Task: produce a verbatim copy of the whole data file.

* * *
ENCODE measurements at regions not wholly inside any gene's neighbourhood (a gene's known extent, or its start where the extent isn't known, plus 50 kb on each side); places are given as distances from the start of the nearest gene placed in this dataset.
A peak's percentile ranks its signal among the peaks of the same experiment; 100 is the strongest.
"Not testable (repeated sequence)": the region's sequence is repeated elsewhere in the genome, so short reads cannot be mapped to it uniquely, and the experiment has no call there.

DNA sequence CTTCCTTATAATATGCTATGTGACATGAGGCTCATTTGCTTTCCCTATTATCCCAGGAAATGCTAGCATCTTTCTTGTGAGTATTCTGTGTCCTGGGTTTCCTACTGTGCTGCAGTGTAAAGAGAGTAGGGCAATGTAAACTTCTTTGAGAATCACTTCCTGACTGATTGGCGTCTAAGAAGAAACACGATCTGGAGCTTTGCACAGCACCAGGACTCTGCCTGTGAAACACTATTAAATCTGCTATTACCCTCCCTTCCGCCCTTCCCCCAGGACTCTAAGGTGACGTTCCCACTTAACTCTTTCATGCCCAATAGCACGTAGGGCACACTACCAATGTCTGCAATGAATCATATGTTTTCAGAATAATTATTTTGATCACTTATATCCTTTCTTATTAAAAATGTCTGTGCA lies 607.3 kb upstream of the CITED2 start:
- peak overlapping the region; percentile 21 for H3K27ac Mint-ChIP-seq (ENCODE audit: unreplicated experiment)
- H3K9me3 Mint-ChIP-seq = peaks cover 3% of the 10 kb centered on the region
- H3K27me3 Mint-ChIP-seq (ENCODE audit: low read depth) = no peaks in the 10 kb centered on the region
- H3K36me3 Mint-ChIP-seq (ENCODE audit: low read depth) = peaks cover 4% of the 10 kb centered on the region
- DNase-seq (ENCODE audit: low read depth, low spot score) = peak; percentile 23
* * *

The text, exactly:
ENCODE measurements at regions not wholly inside any gene's neighbourhood (a gene's known extent, or its start where the extent isn't known, plus 50 kb on each side); places are given as distances from the start of the nearest gene placed in this dataset.
A peak's percentile ranks its signal among the peaks of the same experiment; 100 is the strongest.
"Not testable (repeated sequence)": the region's sequence is repeated elsewhere in the genome, so short reads cannot be mapped to it uniquely, and the experiment has no call there.

DNA sequence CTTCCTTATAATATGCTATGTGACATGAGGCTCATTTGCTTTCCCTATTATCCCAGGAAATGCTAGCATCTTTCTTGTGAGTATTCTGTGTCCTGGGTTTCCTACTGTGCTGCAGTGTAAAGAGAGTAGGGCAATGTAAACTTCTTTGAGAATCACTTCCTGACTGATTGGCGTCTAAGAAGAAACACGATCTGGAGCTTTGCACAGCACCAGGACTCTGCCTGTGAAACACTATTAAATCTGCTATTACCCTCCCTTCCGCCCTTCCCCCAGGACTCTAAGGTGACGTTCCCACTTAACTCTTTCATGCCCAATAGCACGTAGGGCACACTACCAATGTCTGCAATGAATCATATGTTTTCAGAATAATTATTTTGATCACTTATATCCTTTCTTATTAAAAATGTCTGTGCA lies 607.3 kb upstream of the CITED2 start:
- peak overlapping the region; percentile 21 for H3K27ac Mint-ChIP-seq (ENCODE audit: unreplicated experiment)
- H3K9me3 Mint-ChIP-seq = peaks cover 3% of the 10 kb centered on the region
- H3K27me3 Mint-ChIP-seq (ENCODE audit: low read depth) = no peaks in the 10 kb centered on the region
- H3K36me3 Mint-ChIP-seq (ENCODE audit: low read depth) = peaks cover 4% of the 10 kb centered on the region
- DNase-seq (ENCODE audit: low read depth, low spot score) = peak; percentile 23